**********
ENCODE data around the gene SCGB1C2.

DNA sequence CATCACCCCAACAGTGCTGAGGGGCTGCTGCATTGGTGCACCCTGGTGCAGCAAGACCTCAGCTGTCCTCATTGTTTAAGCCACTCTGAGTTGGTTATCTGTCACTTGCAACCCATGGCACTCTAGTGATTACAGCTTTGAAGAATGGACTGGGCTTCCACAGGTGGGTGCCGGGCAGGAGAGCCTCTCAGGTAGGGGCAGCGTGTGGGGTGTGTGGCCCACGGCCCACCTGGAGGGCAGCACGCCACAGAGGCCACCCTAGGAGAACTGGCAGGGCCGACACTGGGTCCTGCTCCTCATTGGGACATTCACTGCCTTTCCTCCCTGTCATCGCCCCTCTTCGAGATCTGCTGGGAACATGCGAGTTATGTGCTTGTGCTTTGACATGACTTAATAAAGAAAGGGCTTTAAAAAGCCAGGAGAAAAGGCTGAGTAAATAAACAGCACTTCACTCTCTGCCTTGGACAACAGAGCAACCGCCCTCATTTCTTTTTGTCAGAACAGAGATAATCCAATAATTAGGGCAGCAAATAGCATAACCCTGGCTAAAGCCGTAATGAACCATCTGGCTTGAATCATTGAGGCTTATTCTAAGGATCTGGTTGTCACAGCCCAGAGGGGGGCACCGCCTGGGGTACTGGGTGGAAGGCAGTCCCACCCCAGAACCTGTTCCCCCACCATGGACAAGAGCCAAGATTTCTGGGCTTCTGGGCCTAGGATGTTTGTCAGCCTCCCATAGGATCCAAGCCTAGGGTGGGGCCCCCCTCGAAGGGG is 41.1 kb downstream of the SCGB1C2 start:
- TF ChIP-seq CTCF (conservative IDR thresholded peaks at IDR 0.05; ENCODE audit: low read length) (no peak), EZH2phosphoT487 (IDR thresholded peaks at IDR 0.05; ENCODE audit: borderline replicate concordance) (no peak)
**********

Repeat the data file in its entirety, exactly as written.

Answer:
ENCODE data around the gene SCGB1C2.

DNA sequence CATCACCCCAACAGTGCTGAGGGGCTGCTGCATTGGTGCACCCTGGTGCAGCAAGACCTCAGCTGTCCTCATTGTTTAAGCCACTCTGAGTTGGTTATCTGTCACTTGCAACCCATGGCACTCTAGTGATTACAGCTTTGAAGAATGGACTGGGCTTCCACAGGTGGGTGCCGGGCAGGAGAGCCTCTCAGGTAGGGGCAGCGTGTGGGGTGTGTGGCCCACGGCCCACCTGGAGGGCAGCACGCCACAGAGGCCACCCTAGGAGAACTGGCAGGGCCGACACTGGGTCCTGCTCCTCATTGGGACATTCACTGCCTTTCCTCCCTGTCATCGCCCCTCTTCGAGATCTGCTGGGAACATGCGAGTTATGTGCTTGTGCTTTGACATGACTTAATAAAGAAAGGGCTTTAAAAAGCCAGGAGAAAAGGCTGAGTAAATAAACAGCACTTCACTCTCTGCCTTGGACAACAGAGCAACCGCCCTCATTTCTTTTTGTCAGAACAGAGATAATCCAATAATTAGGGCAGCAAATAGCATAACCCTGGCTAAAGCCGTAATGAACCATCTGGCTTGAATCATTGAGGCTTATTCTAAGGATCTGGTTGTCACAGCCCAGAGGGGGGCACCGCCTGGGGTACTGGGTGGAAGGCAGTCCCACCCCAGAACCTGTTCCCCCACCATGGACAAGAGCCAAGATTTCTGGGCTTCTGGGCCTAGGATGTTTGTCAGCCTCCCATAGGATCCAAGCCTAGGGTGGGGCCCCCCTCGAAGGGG is 41.1 kb downstream of the SCGB1C2 start:
- TF ChIP-seq CTCF (conservative IDR thresholded peaks at IDR 0.05; ENCODE audit: low read length) (no peak), EZH2phosphoT487 (IDR thresholded peaks at IDR 0.05; ENCODE audit: borderline replicate concordance) (no peak)